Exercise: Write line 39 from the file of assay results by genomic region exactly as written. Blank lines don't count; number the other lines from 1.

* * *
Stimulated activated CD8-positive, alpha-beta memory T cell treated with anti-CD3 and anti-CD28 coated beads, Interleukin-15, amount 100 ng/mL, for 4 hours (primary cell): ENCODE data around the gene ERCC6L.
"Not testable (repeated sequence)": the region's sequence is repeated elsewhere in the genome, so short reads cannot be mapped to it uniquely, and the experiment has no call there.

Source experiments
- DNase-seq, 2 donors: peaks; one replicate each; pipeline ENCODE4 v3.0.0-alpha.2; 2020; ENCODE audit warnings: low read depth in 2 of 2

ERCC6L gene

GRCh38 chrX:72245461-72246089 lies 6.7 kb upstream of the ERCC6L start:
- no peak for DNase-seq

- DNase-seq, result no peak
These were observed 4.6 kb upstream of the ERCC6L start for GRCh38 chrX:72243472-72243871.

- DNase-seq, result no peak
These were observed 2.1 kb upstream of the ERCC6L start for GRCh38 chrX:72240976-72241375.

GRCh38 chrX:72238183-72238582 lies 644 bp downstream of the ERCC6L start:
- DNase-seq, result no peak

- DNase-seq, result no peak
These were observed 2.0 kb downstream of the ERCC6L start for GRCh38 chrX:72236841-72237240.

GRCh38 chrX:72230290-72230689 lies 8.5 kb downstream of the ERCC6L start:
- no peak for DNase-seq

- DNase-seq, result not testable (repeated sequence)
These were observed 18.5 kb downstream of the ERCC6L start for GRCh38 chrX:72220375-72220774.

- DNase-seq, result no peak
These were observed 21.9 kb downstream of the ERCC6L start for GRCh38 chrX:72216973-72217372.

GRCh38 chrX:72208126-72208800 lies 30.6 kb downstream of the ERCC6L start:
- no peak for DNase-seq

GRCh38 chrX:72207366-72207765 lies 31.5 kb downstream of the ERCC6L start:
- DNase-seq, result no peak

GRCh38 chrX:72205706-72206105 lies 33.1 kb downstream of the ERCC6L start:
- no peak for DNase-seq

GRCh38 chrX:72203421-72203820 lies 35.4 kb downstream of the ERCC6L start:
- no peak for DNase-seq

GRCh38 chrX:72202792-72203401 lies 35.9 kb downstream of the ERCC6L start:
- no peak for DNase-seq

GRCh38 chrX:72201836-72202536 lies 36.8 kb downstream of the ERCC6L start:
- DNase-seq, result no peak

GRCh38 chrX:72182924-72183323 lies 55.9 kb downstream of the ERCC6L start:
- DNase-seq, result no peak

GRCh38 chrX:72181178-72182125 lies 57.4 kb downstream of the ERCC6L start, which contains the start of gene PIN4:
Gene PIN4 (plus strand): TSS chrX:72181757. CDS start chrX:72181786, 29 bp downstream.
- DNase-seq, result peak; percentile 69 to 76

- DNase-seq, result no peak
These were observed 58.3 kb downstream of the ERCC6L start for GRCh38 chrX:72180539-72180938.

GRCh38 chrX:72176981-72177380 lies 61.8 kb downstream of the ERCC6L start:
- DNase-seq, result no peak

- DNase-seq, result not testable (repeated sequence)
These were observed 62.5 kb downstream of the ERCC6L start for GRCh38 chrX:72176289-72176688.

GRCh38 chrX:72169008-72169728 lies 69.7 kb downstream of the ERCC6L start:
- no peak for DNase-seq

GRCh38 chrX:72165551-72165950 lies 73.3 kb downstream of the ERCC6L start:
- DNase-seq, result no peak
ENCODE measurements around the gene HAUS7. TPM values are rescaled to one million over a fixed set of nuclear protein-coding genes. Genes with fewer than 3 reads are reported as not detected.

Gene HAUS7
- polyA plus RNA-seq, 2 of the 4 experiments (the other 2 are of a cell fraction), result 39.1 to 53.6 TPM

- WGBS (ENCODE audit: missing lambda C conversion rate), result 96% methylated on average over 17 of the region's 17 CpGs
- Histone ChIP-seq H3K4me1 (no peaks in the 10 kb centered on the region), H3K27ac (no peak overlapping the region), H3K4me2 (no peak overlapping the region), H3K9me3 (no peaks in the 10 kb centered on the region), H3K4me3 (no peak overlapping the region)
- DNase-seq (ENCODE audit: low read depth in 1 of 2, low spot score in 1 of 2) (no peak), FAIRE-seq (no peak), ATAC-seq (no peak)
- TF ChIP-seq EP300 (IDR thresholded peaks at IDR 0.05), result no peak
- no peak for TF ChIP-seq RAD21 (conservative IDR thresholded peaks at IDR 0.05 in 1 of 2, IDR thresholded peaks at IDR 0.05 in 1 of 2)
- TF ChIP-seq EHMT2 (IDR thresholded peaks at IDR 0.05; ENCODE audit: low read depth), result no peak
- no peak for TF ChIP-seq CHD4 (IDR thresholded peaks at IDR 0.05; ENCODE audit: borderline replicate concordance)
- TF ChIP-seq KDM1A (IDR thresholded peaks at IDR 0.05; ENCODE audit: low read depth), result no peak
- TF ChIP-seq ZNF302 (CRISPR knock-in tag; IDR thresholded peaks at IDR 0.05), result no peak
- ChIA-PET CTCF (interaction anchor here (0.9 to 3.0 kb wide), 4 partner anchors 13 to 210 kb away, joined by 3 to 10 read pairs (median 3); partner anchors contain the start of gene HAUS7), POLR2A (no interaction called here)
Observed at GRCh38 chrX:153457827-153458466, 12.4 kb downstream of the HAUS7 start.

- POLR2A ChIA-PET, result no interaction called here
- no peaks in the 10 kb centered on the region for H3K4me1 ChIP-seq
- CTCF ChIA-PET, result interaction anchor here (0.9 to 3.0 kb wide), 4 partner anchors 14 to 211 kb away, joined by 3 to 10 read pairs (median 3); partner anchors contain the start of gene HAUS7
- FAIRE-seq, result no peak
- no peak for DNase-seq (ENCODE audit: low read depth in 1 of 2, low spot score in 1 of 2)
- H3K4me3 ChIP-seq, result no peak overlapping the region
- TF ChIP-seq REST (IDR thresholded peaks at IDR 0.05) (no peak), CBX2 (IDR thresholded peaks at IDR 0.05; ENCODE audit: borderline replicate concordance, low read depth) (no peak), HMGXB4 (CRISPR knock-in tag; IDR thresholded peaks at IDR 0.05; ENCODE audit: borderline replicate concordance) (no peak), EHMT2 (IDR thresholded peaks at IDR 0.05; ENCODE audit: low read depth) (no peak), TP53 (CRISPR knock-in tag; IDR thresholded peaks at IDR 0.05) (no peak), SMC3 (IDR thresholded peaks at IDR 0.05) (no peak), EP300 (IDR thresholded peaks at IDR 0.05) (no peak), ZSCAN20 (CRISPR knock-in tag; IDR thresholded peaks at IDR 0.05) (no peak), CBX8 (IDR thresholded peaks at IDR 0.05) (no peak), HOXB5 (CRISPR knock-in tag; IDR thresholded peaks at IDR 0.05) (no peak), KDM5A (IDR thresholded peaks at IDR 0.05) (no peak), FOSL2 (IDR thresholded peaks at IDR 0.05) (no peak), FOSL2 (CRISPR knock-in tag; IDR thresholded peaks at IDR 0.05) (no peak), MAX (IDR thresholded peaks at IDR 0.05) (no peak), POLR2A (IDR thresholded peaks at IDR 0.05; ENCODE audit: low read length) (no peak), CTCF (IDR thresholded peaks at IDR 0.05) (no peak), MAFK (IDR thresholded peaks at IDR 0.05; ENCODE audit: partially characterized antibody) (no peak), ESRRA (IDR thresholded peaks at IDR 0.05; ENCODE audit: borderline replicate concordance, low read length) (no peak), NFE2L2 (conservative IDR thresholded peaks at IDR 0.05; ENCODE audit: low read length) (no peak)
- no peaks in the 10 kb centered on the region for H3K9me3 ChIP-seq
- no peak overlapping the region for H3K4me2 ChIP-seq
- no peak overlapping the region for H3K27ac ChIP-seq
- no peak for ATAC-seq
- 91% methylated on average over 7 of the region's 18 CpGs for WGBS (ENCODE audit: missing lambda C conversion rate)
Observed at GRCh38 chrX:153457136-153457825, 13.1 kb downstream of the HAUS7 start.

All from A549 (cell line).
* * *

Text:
- DNase-seq, result no peak